The intruder filled the doorway with his heavy frame. Beneath his close-cropped dark hair his narrow eyes glared around the kitchen. He had the red chubby round face of a local butcher, only without the friendly smile. His faded blue denim jacket hung open over a tight grey t-shirt that struggled to contain his oversized belly. As well as round, he was also tall; almost two feet taller than Sammy and much broader. A silent snarl seemed to emanate from his open mouth as he stepped boldly into her kitchen, his eyes fixed on Sammy and Sebastian. Sammy moved in front of the boy to hide him, more out of instinct than conscious decision. She looked around feeling more helpless than she had ever felt in her whole life. Her thoughts turned to running; fleeing with Sebastian. But the front door was locked and she’d never be able to unlock it in time. The phone was in the hallway and she could call for help? But she’d seen enough horror films to know she would never get there in time either. The man grunted, taking another intimidating stride towards the terrified pair. It was then that Sammy saw what looked like a camping axe gripped tightly in his hand and her horror intensified. He smiled humourlessly and Sammy pictured him as someone who works in an abattoir and enjoys his job a little too much. The intruder didn’t say a word as he took another silent step forward. He glanced at her cooking and then at Sebastian before lifting the axe and pointing the axe menacingly towards Sammy’s face, anticipating the slaughter to come. He quickened his pace, closing the gap between them. His large bulk came for Sammy like an unstoppable freight train. Sammy backed away but came up against the far wall. Her hand was fiddling with her hair again. She stopped and pushed Sebastian away into the other corner of the kitchen as the attacker swung the axe towards her.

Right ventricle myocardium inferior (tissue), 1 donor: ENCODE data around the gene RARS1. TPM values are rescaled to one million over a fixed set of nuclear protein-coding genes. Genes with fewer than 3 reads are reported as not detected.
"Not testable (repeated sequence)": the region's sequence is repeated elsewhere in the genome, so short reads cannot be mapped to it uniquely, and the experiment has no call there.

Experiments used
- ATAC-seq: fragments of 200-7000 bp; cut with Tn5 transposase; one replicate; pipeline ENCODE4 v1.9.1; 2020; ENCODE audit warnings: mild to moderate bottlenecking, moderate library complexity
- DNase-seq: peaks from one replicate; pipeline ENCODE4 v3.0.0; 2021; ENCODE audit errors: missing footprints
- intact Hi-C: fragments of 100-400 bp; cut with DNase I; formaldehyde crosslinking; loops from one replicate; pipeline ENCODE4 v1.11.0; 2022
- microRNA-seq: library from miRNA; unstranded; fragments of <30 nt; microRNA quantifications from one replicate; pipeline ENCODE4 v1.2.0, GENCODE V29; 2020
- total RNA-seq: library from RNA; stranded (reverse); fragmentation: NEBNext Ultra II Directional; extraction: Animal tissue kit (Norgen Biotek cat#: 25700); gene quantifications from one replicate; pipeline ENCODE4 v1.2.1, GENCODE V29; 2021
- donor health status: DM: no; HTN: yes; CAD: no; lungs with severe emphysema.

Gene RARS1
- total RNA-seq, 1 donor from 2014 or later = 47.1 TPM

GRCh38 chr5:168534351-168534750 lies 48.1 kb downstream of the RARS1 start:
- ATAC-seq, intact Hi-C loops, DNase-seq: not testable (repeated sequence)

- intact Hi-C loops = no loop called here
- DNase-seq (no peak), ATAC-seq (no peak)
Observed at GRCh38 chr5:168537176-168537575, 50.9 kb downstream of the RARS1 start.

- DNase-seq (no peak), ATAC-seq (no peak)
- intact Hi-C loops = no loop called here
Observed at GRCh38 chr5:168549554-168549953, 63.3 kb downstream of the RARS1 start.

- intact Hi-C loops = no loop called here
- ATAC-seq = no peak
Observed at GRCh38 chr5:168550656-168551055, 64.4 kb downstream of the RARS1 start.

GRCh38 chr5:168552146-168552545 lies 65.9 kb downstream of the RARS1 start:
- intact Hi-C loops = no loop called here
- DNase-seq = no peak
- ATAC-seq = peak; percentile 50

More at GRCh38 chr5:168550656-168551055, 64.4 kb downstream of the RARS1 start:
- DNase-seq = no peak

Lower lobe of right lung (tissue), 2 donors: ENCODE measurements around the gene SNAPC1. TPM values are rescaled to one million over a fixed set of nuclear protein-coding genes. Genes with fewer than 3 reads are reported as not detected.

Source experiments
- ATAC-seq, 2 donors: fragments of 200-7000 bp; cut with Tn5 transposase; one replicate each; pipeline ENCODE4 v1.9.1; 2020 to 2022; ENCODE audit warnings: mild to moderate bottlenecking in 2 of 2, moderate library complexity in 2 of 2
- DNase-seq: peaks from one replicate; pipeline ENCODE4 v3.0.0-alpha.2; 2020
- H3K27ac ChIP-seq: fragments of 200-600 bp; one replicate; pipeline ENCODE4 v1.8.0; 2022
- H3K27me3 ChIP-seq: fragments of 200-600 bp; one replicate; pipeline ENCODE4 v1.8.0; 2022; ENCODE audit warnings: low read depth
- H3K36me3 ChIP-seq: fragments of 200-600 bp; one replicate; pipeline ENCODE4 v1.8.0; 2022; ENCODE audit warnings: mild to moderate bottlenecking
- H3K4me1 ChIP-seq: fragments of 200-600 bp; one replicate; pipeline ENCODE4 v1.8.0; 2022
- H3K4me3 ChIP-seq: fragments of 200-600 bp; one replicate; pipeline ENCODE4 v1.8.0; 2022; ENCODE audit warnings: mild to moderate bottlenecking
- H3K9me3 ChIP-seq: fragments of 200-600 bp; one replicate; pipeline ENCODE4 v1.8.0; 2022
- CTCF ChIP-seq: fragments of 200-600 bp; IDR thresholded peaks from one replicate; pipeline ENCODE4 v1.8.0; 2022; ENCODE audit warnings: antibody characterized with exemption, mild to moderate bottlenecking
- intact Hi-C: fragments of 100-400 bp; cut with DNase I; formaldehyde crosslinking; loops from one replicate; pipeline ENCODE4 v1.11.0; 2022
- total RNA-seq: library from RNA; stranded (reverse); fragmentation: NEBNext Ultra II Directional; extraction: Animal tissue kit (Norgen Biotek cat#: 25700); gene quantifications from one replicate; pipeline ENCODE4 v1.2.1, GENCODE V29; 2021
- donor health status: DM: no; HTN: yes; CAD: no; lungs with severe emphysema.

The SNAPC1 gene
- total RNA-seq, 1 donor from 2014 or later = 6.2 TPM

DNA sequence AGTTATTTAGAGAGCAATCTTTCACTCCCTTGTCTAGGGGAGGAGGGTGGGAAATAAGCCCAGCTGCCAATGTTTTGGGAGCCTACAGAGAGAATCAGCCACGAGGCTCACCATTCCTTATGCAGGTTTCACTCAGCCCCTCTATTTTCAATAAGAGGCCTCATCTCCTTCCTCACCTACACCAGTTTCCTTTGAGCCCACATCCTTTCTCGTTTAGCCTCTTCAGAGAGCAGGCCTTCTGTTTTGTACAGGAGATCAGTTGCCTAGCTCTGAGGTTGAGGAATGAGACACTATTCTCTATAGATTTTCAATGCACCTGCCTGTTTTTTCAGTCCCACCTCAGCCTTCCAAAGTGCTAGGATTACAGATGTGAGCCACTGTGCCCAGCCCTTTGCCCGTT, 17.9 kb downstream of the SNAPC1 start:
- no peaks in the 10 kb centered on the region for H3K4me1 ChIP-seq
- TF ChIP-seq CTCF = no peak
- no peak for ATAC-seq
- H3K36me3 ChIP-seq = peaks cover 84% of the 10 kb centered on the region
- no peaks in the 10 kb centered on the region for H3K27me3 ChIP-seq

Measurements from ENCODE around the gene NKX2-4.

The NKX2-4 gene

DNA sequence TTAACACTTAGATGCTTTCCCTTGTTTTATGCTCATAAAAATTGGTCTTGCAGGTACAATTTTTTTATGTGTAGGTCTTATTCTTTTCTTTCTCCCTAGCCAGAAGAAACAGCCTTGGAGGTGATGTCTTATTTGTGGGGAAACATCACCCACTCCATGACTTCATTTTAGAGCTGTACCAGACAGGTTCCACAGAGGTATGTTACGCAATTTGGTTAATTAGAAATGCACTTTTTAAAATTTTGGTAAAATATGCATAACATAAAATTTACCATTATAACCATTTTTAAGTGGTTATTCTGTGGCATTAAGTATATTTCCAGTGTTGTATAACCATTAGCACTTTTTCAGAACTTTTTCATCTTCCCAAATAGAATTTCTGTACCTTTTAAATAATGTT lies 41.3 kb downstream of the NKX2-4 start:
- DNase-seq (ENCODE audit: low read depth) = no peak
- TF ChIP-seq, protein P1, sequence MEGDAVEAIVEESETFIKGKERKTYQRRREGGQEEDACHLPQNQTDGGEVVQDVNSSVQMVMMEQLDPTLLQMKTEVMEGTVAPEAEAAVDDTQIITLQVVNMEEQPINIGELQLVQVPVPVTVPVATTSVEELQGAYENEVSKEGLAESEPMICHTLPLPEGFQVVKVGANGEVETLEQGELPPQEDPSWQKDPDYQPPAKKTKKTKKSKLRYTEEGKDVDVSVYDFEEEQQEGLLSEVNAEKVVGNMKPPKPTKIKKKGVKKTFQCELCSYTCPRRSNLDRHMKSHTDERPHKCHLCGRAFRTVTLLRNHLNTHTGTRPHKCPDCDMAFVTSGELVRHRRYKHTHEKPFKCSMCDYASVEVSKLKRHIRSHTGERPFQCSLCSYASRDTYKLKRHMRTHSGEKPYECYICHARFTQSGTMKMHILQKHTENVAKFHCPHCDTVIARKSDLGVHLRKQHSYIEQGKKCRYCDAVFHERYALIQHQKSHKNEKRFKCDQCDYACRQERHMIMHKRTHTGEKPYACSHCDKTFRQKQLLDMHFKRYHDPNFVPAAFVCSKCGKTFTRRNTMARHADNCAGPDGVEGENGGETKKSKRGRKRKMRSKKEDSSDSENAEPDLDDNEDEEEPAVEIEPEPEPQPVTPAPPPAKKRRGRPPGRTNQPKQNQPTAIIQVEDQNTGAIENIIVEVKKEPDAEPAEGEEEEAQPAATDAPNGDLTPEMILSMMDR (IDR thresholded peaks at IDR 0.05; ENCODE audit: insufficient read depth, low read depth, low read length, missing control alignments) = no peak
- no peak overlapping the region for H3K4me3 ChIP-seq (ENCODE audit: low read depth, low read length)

Sammy flinched again and hated herself for doing so. How could she be self-critical at a time like this?